28 October 2021
Voluntary and community organisations have been a lifeline for Londoners during the pandemic, but many anticipate financial difficulties as emergency funding comes to an end, according to research published today by Centre for Mental Health.
A lifeline for London is the report of research by Centre for Mental Health, commissioned by the Mayor of London as part of the Thrive LDN campaign. It explores how voluntary and community organisations in the capital supported people’s mental health during the first year of the Covid-19 pandemic, how they adapted to the crisis, and what they’ve learned from the experience.
The report finds that voluntary and community organisations had an increase in demand for support during the pandemic, and at the same time had to adapt very quickly to remote working. For communities worst affected by the pandemic and its mental health impacts, voluntary organisations have often provided invaluable support.
Some organisations received emergency funding and worked in partnership with local commissioning bodies to enable them to respond flexibly to people’s needs during the pandemic. This helped them to cope with the crisis and the extra pressure it put on staff and volunteers.
But these changes were often only temporary. Emergency funding is now drying up and some commissioners are reverting to traditional ways of working that are putting voluntary and community organisations under pressure. And this is at a time many staff and volunteers are feeling burnt out.
The report warns that the move in the NHS towards integrated care systems risks overlooking the role of local voluntary and community organisations. Relationships built up in boroughs may be lost as more decisions are made at this higher level.
A lifeline for London calls on commissioners to learn from the pandemic and find ways of funding voluntary and community organisations that enable them to work more flexibly, to advocate on behalf of their communities as well as provide services, and to have more stable finances. This may mean providing core funding grants and longer contracts.
Centre for Mental Health chief executive Sarah Hughes said: “Throughout the pandemic, voluntary and community organisations have been there for people who have needed help for their mental health. They have been a lifeline for many, and especially people who are poorly served by statutory services.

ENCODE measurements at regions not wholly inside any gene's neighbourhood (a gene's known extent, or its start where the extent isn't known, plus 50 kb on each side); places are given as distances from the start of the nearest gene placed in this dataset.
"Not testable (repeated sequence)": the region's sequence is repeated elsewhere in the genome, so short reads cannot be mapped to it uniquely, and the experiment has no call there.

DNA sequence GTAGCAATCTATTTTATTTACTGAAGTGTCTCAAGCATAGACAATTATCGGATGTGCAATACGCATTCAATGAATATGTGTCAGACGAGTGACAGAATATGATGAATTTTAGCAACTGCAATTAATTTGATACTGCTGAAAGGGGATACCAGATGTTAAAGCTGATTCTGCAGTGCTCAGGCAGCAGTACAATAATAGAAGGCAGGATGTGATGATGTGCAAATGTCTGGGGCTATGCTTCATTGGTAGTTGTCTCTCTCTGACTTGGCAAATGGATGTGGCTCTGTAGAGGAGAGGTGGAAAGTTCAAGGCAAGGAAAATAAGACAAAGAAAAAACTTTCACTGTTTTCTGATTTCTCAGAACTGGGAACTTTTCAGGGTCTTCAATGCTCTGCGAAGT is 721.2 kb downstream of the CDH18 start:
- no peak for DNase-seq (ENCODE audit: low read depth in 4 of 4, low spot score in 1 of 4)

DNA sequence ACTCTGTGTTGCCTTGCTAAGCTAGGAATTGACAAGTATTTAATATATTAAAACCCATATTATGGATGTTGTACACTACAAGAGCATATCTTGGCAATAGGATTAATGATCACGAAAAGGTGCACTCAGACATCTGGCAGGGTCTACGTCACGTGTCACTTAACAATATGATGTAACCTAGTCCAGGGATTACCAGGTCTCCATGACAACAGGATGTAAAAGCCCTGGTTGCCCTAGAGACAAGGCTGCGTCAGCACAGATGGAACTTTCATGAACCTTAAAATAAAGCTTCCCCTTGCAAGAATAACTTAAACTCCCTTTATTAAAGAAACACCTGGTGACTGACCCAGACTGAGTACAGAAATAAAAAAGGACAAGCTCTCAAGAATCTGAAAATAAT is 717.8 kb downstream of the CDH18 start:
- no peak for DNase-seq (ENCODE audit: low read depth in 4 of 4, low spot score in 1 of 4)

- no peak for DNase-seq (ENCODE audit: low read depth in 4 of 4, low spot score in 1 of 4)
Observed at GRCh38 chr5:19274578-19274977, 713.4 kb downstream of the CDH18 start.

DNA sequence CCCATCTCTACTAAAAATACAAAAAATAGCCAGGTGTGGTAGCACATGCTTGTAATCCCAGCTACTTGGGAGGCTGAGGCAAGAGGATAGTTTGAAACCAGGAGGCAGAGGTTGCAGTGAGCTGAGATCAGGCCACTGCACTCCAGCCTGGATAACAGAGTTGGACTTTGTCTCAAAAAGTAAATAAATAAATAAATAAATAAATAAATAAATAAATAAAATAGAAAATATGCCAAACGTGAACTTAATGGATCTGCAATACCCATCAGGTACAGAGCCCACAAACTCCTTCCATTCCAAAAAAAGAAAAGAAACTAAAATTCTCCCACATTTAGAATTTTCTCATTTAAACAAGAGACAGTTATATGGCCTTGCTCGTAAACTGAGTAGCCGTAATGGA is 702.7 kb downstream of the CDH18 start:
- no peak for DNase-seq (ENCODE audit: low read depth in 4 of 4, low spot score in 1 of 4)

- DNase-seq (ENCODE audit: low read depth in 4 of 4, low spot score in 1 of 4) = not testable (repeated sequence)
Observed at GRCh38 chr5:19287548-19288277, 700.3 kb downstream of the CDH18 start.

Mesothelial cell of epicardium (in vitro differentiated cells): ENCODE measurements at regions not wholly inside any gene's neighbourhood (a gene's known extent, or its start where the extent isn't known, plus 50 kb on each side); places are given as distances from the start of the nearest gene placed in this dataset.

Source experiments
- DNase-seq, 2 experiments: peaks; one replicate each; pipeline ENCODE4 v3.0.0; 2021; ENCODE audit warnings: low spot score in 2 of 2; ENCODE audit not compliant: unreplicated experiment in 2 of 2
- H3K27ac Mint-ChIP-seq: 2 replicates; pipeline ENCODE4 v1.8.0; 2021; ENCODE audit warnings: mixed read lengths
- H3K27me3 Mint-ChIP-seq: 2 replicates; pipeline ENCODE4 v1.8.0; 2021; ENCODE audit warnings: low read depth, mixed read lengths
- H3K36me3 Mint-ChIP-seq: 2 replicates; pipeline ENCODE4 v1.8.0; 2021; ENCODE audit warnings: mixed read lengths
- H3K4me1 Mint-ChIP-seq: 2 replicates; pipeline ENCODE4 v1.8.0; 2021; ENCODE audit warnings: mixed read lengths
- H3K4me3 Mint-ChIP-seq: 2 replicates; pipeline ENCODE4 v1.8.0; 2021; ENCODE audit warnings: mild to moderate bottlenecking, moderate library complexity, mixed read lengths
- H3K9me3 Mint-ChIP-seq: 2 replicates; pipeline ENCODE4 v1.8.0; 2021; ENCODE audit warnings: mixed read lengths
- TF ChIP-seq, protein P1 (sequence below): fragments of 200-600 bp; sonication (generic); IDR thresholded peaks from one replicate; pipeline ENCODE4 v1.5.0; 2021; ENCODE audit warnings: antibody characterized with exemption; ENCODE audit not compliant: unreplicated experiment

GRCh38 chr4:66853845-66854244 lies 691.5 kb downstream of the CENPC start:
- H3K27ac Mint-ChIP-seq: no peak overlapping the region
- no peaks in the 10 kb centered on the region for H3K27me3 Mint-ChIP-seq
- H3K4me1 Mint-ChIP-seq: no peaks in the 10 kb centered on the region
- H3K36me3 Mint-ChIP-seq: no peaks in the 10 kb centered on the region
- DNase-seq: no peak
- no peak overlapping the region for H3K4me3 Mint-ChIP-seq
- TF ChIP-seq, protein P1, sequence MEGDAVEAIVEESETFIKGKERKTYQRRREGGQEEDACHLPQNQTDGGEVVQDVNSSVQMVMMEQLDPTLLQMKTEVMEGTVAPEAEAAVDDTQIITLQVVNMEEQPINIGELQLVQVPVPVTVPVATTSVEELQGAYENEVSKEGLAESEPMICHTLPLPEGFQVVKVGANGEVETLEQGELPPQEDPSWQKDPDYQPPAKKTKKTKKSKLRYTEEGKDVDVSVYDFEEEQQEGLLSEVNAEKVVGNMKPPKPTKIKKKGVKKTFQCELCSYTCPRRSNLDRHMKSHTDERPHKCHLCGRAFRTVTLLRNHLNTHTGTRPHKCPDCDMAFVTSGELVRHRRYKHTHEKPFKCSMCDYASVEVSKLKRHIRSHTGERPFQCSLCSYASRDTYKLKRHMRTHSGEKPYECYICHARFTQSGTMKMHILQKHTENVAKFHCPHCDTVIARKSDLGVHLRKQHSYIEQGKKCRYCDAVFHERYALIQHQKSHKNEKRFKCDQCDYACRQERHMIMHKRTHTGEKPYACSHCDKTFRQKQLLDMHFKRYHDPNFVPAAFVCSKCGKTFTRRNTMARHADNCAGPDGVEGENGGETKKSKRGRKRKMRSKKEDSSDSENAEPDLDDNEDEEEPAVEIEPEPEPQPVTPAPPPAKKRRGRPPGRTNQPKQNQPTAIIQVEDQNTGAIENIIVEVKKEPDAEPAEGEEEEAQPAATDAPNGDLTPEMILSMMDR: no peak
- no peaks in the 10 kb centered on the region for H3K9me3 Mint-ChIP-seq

“We need to learn from what has happened over the last 18 months. Emergency funding and flexible contracts have freed up voluntary and community organisations to respond to people’s needs, often quickly. We cannot ignore this and go back to the days of short-term contracts and competitive tendering that put smaller organisations especially in a hamster wheel of financial insecurity and short-termism.
“As integrated care systems take responsibility for health and care services, they must make sure smaller and locally-based organisations are seen, heard and valued. We cannot let the latest round of NHS reorganisation undermine good local relationships with community organisations at such a crucial time for people’s mental health.”
Dr Debbie Weekes-Bernard, Deputy Mayor for Communities and Social Justice said: “This report highlights the crucial role voluntary and community organisations have played in supporting Londoners, from all backgrounds, with their mental health during the pandemic.
“Isolation, loneliness and concerns about the future have impacted many of us during the pandemic and we know that those that experienced trauma during the lockdowns, or were already experiencing inequalities, have been disproportionately affected.
“That’s why it is so important that the right financial support is put in place by government to support voluntary and community organisations to continue to deliver vital services to marginalised groups – particularly those less likely to engage with statutory services.”
Dr Tom Coffey, Mayoral Health Advisor said: “London’s voluntary and community organisations have made an outstanding contribution to the capital’s health and care system – at a time when NHS Mental Health Services have experienced unprecedented demand.
“This report shows just how important their tireless efforts have been in supporting some of London’s most vulnerable.